17. 17

    Simply wonderful. I’m all in.

  18. 18
    Gretchen says:

    Oh, how I agree! I am 65 years old. During my 30s, 40s and many of the 50s I wore myself out trying to adhere to a lifestyle that was not in my soul. I have said that I survived instead of lived those decades, and I pulled three children right along with me! How terrible to realize later in life how valuable real time is; how important the small stuff of living every day is.
    I hope your book opens a lot of eyes and helps a lot of people realize that memories are made during the small moments as well as the big ones. That often the small moments are the ones we miss the most as we grow older.
    These days I know to look for the blessings in life with intention; to do what I can every day to make others feel better about themselves and this world we live in. I thank God for every good thing in this life of mine.
    Thank you for the illumination.

  19. 19

    I would love to read this!

  20. 20
    Rosemary says:

    You have taken words out of my mouth….I took my sons to Italy to a small medieval town where my father’s childhood home still stands…the home lacked modern inventions…no tv, no electronics, no radio, no washing machine, no dishwasher…I took great pleasure hand washing our clothing in the morning warm sun outside in the back yard. I wish I could go again. I will find your book with great pleasure! :-)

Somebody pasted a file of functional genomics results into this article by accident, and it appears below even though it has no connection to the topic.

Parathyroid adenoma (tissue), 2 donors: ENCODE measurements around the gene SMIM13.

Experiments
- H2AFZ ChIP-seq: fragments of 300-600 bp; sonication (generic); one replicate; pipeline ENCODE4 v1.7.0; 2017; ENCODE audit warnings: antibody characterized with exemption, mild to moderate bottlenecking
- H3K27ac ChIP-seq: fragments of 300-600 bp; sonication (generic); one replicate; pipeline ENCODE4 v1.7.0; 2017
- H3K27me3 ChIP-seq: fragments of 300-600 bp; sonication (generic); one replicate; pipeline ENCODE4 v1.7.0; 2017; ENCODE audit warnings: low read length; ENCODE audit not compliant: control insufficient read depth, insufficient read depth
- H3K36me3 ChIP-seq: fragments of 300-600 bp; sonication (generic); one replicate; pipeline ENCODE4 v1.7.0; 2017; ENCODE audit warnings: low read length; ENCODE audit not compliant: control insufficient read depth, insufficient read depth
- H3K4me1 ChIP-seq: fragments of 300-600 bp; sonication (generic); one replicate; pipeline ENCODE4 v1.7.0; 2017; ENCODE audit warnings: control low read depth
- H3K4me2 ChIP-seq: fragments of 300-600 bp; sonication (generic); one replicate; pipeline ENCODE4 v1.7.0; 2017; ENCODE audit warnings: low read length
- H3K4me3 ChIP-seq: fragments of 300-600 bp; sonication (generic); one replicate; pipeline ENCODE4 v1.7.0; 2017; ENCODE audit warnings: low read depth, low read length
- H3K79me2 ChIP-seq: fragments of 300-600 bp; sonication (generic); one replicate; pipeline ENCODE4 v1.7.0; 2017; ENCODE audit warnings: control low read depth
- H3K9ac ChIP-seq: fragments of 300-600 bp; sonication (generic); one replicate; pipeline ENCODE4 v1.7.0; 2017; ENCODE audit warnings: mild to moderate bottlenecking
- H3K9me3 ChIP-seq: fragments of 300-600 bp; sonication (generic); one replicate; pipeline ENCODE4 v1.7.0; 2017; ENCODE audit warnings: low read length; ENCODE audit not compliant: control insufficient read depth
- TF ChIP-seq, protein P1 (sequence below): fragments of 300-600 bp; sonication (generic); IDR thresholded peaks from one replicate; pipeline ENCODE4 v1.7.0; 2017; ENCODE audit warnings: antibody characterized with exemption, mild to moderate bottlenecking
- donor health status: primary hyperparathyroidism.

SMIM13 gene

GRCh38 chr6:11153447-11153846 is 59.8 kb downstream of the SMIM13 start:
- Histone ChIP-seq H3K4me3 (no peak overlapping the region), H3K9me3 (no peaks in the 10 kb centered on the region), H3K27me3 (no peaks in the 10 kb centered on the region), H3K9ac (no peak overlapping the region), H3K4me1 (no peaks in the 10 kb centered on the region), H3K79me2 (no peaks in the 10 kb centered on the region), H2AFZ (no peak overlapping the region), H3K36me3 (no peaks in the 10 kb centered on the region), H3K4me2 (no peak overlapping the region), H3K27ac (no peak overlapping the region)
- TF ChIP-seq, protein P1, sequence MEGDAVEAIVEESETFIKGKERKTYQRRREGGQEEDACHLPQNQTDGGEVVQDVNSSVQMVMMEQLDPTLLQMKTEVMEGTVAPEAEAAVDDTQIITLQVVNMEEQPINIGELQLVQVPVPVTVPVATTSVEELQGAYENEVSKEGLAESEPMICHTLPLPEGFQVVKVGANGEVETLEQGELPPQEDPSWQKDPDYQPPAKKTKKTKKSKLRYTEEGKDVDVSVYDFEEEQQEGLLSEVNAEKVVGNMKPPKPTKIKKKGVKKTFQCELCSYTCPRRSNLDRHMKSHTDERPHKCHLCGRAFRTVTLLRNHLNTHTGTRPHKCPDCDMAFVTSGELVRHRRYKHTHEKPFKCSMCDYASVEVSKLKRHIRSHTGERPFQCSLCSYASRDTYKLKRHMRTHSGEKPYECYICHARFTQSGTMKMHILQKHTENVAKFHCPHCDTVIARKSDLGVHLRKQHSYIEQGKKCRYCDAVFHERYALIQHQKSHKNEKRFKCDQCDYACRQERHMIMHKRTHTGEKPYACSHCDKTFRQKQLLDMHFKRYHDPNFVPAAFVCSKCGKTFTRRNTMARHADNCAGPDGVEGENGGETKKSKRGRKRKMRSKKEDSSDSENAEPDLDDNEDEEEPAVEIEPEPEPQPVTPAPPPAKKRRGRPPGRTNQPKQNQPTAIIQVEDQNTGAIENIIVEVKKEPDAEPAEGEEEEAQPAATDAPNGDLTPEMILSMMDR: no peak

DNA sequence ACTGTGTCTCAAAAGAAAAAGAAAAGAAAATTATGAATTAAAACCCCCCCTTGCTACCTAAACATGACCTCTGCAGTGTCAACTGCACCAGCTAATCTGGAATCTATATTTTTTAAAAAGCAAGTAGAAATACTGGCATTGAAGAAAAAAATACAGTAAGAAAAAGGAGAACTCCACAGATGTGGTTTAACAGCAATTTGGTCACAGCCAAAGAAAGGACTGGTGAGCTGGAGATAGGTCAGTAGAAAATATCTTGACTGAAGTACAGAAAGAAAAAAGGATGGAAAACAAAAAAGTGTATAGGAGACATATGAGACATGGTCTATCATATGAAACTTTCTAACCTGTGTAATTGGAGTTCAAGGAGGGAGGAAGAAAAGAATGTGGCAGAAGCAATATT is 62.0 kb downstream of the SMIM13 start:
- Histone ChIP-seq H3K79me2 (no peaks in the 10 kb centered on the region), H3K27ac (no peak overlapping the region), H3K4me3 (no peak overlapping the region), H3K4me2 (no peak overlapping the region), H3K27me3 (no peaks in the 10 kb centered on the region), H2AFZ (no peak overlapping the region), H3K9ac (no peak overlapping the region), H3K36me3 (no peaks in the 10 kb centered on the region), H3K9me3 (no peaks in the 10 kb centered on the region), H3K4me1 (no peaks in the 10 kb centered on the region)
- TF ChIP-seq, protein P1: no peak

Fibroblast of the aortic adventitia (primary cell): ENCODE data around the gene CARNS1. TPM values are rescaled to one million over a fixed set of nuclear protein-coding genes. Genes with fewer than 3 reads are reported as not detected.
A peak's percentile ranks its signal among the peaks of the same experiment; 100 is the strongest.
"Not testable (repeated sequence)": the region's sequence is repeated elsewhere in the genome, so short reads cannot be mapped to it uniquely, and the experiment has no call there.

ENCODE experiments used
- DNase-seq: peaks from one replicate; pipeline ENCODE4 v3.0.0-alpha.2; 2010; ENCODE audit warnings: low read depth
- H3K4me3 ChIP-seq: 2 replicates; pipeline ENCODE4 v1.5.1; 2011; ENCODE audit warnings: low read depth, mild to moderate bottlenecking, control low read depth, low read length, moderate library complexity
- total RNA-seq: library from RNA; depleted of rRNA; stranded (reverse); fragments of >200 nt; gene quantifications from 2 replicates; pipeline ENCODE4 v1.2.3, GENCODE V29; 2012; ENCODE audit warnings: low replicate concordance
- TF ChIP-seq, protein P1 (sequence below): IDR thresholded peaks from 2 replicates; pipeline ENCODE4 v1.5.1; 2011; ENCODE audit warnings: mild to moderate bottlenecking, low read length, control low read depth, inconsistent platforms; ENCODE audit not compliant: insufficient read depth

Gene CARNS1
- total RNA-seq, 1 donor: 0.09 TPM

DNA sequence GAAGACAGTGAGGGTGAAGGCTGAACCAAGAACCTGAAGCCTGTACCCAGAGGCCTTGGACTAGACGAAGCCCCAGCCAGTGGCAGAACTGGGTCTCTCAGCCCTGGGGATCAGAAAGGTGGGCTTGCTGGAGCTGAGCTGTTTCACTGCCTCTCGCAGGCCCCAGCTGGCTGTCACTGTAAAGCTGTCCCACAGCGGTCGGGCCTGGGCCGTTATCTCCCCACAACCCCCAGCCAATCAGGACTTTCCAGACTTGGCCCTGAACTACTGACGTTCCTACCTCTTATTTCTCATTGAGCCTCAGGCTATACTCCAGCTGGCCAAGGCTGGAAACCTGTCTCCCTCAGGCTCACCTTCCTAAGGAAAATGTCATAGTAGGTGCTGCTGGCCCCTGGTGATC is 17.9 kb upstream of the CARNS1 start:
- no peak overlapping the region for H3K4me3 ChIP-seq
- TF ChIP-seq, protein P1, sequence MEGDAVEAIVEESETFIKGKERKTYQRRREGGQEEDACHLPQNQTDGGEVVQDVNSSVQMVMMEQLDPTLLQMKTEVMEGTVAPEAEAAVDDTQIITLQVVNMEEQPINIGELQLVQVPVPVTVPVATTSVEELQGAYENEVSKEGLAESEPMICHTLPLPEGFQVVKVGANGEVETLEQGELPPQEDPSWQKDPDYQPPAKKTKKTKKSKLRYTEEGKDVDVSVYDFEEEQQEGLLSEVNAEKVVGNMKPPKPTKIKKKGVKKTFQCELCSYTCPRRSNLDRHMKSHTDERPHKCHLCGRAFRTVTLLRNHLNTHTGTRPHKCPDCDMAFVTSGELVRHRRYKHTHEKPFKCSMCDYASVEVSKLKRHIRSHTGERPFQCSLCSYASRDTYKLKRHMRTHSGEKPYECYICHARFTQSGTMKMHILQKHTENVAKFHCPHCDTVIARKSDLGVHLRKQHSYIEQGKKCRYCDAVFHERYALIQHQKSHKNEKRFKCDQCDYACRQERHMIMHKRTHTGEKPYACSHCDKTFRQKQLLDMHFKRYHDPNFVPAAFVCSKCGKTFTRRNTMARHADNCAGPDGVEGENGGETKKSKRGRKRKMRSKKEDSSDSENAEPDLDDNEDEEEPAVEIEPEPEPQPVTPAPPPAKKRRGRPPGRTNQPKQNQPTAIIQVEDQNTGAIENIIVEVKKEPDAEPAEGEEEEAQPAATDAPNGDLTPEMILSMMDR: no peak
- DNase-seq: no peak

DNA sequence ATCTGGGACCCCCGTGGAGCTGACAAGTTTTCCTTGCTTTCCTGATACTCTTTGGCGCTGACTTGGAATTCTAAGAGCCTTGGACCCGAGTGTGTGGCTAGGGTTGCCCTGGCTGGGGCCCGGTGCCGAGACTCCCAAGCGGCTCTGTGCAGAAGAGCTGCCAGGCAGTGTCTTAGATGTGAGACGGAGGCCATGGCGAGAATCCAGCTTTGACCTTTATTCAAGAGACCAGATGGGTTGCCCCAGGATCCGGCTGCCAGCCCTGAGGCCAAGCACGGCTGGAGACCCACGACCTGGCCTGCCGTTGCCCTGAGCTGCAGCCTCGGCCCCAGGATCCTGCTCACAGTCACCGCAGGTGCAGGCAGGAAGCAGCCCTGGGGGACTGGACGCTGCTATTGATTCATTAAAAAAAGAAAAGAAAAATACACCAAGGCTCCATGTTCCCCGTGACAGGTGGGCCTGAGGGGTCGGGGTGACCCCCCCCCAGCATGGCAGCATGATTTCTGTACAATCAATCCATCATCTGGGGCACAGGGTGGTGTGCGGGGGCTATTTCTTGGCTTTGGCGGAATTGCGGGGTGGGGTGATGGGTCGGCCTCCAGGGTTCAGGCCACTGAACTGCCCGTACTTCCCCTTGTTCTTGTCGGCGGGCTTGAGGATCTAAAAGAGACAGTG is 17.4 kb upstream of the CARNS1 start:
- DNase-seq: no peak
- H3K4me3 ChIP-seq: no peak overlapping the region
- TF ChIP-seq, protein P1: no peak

21. 21
    Sherrie says:

    Reading this blog made me feel like a big light bulb was turned on…. I am swimming upstream against a current of today’s expected activities and falling further behind. And not really caring ….. I am hungry to read more of this book! Thank you Tsh, for confronting an issue that I believe so many of us have not been able to put a name on!

  22. 22
    Beth WIlliams says:

    Lately my life has been super busy with work, moving my aging dad into assisted living, running errands here and there. At this stage in my life I find myself wanting to slow down. I want to ride bikes, hike in the mountains, just sit by the beach and hear the waves crashing on the shore.

    I’m ready to simplify my life–get back nightly dinners with hubby, start exercising again, and just live simply. Few gadgets. Cell phone–NO I phone, computer, TV. I don’t do much social media, or care about it. Just want to start growing my own food some & enjoying this God given life without rushing around crazy like.

    Blessings :)